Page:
December 11, 1998.
Appeal from the Monroe Circuit Court, The Honorable Viola J. Taliaferro, Judge, Cause No. 53C07-9801-JT-3.
Michael J. Spencer, Bloomington, Indiana, Attorney for Appellant.
Stephen Ross Galvin, Bloomington, Indiana, Attorney for Appellee Monroe County Office of Family and Children.
Stacee E. Evans, Andrews, Harrell, Mann, Chapman Coyne, Bloomington, Indiana, for Court Appointed Special Advocate Lou Horton.
STATEMENT OF THE CASE
D.G.'s father, Tommy, has initiated a separate appeal of the termination of his parental rights under Cause No. 53A01-9806-JV-212.
1. Whether the trial court committed fundamental error when it admitted evidence regarding the termination of Belinda's parental rights with respect to her other child, T.H.
2. Whether the Monroe County Office of Family and Children presented sufficient evidence to sustain the termination of Belinda's parental rights.
On January 2, 1997, the Monroe County Office of Family and Children ("OFC") filed a petition alleging that D.G., then approximately five months old, was a Child in Need of Services ("CHINS"). After a hearing on March 24, 1997, for which D.G.'s parents, Belinda and Tommy, failed to appear, the court heard evidence and granted the OFC's petition. Another hearing was held the following week and, again, Belinda and Tommy failed to appear. At the second hearing, Belinda was ordered to (1) attend supervised visits with D.G.; (2) participate in parenting classes; (3) obtain a medical evaluation; (4) attend a battered women's group once each week; and (5) participate in counseling.
On January 7, 1998, the OFC filed a Verified Petition for Termination of Parental Rights to terminate the parent-child relationship between D.G. and her parents. After an evidentiary hearing on March 31, 1998, the court determined that continuation of the parent-child relationship would pose a threat to D.G., that termination was in the child's best interest and that the OFC had presented a satisfactory plan for D.G.'s care. The court then terminated Belinda's and Tommy's parental rights.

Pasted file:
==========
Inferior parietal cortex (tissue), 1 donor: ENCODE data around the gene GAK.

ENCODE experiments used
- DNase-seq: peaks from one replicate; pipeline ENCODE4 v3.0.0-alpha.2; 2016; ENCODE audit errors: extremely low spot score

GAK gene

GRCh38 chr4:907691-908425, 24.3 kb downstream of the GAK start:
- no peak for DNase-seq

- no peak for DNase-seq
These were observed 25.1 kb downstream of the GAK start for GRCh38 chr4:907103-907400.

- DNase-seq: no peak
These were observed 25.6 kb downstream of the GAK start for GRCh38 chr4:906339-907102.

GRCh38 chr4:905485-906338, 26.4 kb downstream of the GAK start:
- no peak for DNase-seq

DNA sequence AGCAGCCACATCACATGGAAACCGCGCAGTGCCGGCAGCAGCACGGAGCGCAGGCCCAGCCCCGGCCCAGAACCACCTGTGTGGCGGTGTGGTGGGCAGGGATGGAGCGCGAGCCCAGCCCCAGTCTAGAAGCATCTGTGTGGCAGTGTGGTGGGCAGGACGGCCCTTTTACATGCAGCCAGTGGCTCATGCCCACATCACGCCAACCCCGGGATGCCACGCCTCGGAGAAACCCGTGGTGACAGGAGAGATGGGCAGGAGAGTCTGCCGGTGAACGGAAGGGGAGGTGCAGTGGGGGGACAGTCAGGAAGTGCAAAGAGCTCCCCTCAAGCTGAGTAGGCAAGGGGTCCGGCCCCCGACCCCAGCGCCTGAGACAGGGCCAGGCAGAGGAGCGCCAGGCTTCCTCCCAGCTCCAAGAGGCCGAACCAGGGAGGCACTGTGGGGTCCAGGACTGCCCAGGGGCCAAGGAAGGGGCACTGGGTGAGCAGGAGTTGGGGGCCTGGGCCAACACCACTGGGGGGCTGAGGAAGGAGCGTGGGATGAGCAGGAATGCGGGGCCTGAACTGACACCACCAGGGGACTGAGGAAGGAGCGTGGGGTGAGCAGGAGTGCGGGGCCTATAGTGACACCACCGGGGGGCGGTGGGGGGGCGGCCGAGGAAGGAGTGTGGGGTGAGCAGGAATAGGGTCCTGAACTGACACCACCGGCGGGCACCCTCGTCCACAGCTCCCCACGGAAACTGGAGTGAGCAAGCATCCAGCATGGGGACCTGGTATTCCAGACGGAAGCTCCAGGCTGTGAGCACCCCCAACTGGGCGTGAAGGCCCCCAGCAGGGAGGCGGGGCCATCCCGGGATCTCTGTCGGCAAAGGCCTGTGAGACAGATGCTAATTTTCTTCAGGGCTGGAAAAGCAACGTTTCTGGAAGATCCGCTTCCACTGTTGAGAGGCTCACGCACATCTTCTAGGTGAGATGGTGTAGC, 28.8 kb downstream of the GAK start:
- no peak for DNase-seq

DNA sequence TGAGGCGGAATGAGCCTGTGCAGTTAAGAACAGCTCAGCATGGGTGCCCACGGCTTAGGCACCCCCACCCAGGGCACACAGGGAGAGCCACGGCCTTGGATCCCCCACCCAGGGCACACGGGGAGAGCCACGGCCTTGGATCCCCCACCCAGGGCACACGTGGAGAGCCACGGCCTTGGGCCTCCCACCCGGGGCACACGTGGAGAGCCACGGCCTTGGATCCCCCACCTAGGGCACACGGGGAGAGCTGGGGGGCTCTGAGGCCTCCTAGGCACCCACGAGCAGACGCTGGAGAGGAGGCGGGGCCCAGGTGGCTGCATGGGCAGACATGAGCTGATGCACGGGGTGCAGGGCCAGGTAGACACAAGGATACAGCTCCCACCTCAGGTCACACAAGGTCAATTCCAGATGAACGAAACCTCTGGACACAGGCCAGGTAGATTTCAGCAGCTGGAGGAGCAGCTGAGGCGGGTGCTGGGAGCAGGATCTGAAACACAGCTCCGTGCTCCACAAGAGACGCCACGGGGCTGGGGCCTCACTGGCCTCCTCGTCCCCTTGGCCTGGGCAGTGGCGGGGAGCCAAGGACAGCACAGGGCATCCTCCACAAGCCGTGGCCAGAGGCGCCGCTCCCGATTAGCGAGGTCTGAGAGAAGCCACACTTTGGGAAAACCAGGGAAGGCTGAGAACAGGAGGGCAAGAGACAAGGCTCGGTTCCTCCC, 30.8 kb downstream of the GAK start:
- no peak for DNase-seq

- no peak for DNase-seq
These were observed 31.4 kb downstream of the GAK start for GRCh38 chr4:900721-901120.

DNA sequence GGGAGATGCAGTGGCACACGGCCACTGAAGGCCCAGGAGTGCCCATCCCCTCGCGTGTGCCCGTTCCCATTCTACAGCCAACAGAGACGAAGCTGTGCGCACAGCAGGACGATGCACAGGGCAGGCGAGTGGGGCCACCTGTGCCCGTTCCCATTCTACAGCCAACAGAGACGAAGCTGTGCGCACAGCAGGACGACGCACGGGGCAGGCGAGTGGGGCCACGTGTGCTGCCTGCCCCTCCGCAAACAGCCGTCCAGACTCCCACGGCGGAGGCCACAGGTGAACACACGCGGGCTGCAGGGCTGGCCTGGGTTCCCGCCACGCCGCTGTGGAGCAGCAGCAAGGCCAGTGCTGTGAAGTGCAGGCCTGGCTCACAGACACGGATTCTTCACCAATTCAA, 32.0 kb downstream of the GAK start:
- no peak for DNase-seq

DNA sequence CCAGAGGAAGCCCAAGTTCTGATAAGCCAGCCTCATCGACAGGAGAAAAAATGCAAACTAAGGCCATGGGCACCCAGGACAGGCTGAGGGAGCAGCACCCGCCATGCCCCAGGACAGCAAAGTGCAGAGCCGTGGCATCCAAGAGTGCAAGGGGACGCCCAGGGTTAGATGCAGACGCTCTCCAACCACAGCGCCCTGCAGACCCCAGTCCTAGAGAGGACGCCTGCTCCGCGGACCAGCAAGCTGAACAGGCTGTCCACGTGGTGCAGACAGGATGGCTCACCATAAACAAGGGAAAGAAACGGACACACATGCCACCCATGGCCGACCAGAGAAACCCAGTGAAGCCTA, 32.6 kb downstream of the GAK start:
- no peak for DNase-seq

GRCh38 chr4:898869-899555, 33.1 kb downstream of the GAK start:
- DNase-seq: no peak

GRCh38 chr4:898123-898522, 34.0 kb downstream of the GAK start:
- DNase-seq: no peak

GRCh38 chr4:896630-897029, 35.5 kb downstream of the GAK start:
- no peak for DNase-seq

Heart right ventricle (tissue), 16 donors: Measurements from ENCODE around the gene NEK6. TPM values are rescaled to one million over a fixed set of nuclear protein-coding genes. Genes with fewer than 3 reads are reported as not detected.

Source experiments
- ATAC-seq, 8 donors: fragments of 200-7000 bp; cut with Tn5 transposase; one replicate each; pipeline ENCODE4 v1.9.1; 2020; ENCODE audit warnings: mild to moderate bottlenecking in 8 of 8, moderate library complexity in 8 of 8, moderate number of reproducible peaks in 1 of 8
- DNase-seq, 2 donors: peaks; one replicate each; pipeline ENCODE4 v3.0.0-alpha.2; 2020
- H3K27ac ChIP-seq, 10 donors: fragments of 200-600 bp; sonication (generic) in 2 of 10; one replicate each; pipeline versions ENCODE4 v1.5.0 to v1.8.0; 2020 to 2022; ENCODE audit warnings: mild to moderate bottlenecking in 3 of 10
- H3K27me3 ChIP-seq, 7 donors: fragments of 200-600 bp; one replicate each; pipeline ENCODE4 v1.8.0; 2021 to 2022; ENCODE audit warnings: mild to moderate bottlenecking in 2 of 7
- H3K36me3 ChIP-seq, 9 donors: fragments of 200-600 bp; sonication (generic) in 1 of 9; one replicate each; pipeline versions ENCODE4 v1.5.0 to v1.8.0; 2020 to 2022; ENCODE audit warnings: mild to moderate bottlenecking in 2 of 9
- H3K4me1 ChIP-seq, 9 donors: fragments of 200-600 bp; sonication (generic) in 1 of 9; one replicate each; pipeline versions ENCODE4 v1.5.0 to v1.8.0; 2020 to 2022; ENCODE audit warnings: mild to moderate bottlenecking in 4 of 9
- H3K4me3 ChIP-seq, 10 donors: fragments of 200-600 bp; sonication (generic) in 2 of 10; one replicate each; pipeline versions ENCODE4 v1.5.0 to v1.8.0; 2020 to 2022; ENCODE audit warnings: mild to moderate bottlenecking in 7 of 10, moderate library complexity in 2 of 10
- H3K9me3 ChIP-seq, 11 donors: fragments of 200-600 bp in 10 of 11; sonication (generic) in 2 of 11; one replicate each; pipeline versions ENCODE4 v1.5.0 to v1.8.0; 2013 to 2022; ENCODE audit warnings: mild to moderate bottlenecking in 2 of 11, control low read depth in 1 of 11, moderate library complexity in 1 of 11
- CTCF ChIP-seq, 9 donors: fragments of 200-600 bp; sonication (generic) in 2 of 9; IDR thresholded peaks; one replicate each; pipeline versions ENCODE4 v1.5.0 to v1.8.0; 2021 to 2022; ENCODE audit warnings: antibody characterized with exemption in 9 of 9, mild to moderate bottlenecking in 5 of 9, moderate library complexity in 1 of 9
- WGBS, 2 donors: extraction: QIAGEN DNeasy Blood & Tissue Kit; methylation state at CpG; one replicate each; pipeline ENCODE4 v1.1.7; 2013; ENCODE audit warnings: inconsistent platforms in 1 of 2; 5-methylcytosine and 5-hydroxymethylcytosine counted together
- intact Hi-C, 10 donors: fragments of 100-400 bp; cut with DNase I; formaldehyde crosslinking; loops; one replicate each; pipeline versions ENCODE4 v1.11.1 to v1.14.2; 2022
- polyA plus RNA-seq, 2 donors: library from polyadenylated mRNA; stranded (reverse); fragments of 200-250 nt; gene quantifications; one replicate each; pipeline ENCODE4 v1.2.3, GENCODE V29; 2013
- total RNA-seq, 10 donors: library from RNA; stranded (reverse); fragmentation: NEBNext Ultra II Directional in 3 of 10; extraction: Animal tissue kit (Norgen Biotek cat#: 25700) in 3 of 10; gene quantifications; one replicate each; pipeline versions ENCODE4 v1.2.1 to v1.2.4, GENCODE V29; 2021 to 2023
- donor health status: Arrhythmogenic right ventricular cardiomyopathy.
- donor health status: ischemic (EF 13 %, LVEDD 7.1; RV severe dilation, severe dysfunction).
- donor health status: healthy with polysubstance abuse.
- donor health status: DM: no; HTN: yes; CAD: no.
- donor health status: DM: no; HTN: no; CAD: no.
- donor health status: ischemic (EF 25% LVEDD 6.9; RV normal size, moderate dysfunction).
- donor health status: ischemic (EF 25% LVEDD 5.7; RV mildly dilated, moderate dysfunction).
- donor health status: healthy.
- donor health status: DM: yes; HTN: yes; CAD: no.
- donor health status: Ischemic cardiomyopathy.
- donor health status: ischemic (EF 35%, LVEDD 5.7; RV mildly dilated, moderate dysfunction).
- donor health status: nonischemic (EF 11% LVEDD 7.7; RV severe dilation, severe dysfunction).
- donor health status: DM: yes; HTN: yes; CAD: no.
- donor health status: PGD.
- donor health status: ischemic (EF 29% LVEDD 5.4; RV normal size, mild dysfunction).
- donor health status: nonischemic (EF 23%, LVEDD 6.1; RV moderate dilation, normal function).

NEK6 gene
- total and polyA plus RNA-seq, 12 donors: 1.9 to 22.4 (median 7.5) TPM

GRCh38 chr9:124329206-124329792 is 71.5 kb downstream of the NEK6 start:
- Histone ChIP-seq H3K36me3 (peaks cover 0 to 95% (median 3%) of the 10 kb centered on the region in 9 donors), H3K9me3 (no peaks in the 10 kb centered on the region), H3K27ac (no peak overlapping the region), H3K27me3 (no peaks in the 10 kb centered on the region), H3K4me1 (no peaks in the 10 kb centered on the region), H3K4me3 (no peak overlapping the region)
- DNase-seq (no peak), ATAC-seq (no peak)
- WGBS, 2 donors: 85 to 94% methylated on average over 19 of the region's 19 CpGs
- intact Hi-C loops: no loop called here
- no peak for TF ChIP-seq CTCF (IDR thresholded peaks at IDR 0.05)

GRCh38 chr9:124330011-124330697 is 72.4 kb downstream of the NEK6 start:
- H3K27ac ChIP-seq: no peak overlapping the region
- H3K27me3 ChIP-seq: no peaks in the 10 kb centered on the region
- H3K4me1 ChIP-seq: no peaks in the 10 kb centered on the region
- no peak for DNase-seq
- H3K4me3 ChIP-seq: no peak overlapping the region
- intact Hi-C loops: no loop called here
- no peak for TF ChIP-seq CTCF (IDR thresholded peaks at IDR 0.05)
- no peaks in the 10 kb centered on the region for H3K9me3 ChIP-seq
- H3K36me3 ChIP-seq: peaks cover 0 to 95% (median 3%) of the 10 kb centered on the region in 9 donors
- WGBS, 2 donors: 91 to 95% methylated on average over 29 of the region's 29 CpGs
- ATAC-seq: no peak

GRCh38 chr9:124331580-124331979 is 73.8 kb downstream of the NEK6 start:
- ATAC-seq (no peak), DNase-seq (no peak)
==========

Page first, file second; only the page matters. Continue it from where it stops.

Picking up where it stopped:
DISCUSSION AND DECISION Issue One: Evidence of Prior Termination
Belinda first alleges that the trial court committed fundamental error when it admitted evidence regarding the termination of Belinda's parental rights with respect to another daughter, T.H. That evidence indicated that T.H. had been found to be a child in need of services based on Belinda's neglect, that Belinda had been offered extensive services by the OFC and that, despite those services, Belinda's parental rights with respect to T.H. had been terminated in 1995. Belinda insists that this evidence is irrelevant and that its prejudicial effect outweighs its probative value. See Ind. Evidence Rules 401-403. We cannot agree.
Belinda failed to object to admission of this evidence at trial and, thus, invokes the fundamental error rule on appeal. With respect to criminal appeals, error is "fundamental" if it is so prejudicial to the rights of a defendant that it makes a fair trial impossible. Baird v. State, 688 N.E.2d 911, 917 (Ind. 1997), cert. denied, 119 S.Ct. 122 (1998). Fundamental error constitutes "a blatant violation of basic principles, the harm or potential for harm must be substantial, and the resulting error must deny the defendant fundamental due process." Id.
A trial court should judge a parent's fitness to care for her children as of the time of the termination proceeding, taking into consideration evidence of changed conditions. J.K.C. v. Fountain County Dep't of Pub. Welfare, 470 N.E.2d 88, 90 (Ind. Ct. App. 1984). However, recognizing the permanent effect of termination, this court has stated that the trial court must also evaluate the parent's habitual patterns of conduct to determine whether there is a substantial probability of future neglect or deprivation of the children. Id. (citing Matter of Perkins, 170 Ind. App. 171, 352 N.E.2d 502 (1976)). Based on that rule, trial courts have properly considered evidence of a parent's prior criminal history, drug and alcohol abuse, history of neglect, failure to provide support and lack of adequate housing and employment. See Matter of Danforth, 542 N.E.2d 1330, 1330 (Ind. 1989); Matter of M.B., 666 N.E.2d 73, 76 (Ind. Ct. App. 1996), trans. denied; Odom v. Allen County Dep't of Pub. Welfare, 582 N.E.2d 393, 396 (Ind. Ct. App. 1991); J.K.C., 470 N.E.2d at 91-92.